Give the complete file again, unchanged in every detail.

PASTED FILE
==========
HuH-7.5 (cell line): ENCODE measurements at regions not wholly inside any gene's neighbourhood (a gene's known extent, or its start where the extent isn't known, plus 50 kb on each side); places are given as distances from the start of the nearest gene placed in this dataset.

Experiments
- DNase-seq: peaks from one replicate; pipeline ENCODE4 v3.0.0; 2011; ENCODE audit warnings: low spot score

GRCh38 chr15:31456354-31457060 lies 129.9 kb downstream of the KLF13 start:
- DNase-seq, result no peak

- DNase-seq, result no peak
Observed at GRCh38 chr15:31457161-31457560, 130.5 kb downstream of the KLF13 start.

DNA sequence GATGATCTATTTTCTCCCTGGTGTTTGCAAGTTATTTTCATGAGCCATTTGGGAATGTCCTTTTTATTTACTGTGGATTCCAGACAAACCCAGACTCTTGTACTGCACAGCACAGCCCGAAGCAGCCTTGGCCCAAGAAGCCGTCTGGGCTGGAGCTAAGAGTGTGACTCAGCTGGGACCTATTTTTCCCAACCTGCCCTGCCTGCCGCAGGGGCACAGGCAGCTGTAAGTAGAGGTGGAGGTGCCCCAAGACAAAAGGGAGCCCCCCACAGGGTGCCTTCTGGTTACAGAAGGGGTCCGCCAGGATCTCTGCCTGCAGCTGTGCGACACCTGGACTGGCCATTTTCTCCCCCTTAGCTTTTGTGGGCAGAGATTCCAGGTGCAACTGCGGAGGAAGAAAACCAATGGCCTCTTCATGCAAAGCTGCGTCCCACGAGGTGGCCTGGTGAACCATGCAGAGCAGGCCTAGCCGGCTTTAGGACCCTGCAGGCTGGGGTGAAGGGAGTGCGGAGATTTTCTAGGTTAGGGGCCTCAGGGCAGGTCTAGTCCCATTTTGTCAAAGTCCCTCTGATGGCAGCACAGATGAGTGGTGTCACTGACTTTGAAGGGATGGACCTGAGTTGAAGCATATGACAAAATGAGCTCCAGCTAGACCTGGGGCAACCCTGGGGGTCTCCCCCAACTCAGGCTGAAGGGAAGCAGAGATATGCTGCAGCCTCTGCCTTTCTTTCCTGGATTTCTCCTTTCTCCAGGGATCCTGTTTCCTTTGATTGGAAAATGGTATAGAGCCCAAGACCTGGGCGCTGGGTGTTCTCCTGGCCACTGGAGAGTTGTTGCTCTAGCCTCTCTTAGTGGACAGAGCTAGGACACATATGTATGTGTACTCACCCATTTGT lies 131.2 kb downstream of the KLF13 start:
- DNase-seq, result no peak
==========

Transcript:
HuH-7.5 (cell line): ENCODE measurements at regions not wholly inside any gene's neighbourhood (a gene's known extent, or its start where the extent isn't known, plus 50 kb on each side); places are given as distances from the start of the nearest gene placed in this dataset.

Experiments
- DNase-seq: peaks from one replicate; pipeline ENCODE4 v3.0.0; 2011; ENCODE audit warnings: low spot score

GRCh38 chr15:31456354-31457060 lies 129.9 kb downstream of the KLF13 start:
- DNase-seq, result no peak

- DNase-seq, result no peak
Observed at GRCh38 chr15:31457161-31457560, 130.5 kb downstream of the KLF13 start.

DNA sequence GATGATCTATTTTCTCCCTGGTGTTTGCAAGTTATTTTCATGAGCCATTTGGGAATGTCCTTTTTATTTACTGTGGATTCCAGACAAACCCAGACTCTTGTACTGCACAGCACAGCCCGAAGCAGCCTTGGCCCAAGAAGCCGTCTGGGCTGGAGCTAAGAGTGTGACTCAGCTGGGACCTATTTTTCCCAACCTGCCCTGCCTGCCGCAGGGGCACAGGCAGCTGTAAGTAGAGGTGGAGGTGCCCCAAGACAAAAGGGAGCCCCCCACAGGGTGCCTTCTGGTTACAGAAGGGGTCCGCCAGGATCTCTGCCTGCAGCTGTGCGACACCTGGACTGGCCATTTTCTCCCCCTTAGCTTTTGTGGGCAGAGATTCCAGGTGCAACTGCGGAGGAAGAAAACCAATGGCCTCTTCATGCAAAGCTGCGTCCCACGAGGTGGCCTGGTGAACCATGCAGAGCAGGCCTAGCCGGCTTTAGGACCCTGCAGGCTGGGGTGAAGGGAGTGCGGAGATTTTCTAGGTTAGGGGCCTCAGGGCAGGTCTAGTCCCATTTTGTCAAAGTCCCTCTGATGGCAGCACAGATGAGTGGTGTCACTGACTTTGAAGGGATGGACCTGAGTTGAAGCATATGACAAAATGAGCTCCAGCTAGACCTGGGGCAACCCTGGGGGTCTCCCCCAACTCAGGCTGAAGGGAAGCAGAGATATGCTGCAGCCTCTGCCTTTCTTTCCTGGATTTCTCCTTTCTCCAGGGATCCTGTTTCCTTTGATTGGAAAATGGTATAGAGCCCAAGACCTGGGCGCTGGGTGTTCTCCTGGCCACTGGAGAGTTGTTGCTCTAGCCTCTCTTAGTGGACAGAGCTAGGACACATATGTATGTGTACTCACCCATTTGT lies 131.2 kb downstream of the KLF13 start:
- DNase-seq, result no peak